My wife and I have been loyal listeners of your show for years. Even when we moved to Southampton, NY for 8 years, we were able to find a station and time to hear your very interesting guests, topics and insightful questions and we've progressed with you through the program's name and musical enhancement. But today's show, about TV Monster Shows, seemed to be more like a digression into your personal TV viewing habits and your zeal to appeal to a much younger audience of couch potatoes. Why?
Good morning, Anonymous–
First and foremost, thank you for listening to our program for eight years. This means you’ve been listening since the beginning when we started broadcasting nationally on public radio stations in 2003. What a journey that has been!
As to your critiques about “Monsters We Love: TV’s Pop Culture Theodicy,” thank you for the feedback. It helps make us a better, more responsive program in the future and I’d be glad to address your two points. The assumption that we’re catering to a younger demographic isn’t correct. It never came up in any editorial planning meeting or scheduling discussion. Today’s television viewers come in all ages and races. This show came about in part because a fair number of our colleagues and friends over the age of 50 are talking about True Blood, Mad Men, and other shows in the office kitchen, the yoga studio, and at the local coffee shop. And so is Krista. We wanted to embrace this experience and insight, treating it as a production value in and of itself.
That said, we are trying to open up a bit more and taking some fresh approaches. For a few shows each year, we will be address popular culture more directly when we can. We’re trying to serve many types of sensibilities, and this is one area that’s been neglected in my opinion. It’s a stretch area for us and we’re continually trying to find our producing voice for these types of shows.
As to your point about Diane Winston and our host’s “personal TV viewing habits” being a digression, I don’t think of it that way. The intent is to be inclusive as possible, creating an inside-the-room atmosphere. As a producer, I encourage her to show more of her personality in these types of shows about entertainment and culture. Isn’t that part of the power (and the fun) of television: being able to talk about scenes intimately with other people, even acquaintances.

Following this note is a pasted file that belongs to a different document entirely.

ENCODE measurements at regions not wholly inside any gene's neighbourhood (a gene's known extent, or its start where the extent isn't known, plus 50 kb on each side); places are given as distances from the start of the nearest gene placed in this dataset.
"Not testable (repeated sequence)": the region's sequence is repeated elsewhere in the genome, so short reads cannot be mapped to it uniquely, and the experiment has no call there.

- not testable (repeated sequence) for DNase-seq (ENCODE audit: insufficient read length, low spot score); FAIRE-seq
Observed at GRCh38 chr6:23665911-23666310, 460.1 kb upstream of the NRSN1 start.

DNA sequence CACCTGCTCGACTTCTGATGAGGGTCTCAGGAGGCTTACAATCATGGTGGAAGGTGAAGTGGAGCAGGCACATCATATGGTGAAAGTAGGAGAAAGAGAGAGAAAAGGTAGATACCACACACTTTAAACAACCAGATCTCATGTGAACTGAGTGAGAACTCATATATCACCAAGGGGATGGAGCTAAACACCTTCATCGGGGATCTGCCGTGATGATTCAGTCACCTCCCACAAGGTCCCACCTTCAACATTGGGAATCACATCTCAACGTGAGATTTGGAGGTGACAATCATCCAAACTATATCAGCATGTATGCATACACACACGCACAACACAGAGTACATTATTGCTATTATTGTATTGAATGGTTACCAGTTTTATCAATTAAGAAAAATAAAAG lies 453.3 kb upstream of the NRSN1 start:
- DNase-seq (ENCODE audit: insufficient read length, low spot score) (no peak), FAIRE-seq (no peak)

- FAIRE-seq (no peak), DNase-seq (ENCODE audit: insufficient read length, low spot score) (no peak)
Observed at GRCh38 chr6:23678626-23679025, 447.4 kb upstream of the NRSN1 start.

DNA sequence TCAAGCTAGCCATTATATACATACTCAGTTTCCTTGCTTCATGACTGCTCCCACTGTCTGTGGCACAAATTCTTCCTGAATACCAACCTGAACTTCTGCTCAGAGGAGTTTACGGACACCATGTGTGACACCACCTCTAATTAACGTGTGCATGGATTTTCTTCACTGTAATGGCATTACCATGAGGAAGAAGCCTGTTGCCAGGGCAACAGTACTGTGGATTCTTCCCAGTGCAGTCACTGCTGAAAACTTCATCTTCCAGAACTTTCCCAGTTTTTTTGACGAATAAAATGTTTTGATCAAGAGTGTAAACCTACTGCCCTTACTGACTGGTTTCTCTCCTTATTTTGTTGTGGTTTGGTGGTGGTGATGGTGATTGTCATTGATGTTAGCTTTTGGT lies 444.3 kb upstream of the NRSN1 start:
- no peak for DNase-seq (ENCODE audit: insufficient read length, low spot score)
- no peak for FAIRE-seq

She gives herself over, openly and honestly, to the questions about the material and the conversation. This tone and style had her step out from behind the microphone a bit more than usual so that she wasn’t just an outside observer who feels disconnected from what’s being talked about. Her questions come by way of familiarity and research. She’s a fan and a journalist. This line is a tricky one, and it may move depending on the individual ear.
You are not alone in your criticisms. Some listeners objected to this type of subject matter being on at such an early hour on stations, i.e. the talk about zombies and vampires. Others objected in that we didn’t address particular programs they were watching. But, we also heard from a new group of listeners, via email or Facebook, who appreciated the show. This serves part of our mission too.
Thank you for sticking with us all these years and for adding to the discussion. Hopefully this brief note adds to your understanding of our decisions and we’ll do better next time. Please let us know if we don’t.
If you want to find God try spending 30 yrs. in a siberian prison.
Did you (or someone you know) spend three decades in a Siberian gulag? If so, let’s talk! We definitely want to hear about your experiences and ways of thinking about the divine in the world. Here’s my email address: email@example.com and my phone number: 651.290.1354.
If not, might I recommend reading Slavomir Rawicz’s epic tale “The Long Walk” (the movie is not nearly as good as the book) — a miraculous story of a Pole being imprisoned in a Siberian gulag in 1939 and then escaping and trekking thousands of miles to freedom. He might have some insights into the nature of God and man that could further this conversation.
I look forward to your reply, Trent Gilliss, senior editor
I’m assuming you heard our show with Arthur Zajonc in which we call out this wildly popular ten minutes of guided meditation. We posted Zajonc’s bell sound meditation right here on Tumblr. And, if you have the time and the inclination, please let us know what you thought about it; we’ve been fascinated by the experiences.
Have you read Dr. Melanie Joy's book, Why We Love Dogs, Eat Pigs, and Wear Cows?Or Dr. Will Tuttle's book, The World Peace Diet? Or Dr. Charles Patterson's book, Eternal Treblinka, Our Treatment of Animals and the Holocaust?Might you interview Dr. Steven Kaufman, one of the founders of CVA, Christian Vegetarian Association, or Dr. Richard Schwartz, Director of JVNA, Jewish Vegetarians of North America?
Good morning, Anonymous.
Although I haven’t read the books you suggested (to be honest, never even run across these titles before) and wasn’t aware that Christians and Jews had formal vegetarian organizations, we have several staff members who are smitten with animals and our species’ relationship to them. We recently produced a show with Alan Rabinowitz titled “A Voice for the Animals” that you might enjoy. And Colleen Scheck, a former producer for our program, wrote a lovely post about the animal/human bond worth checking out.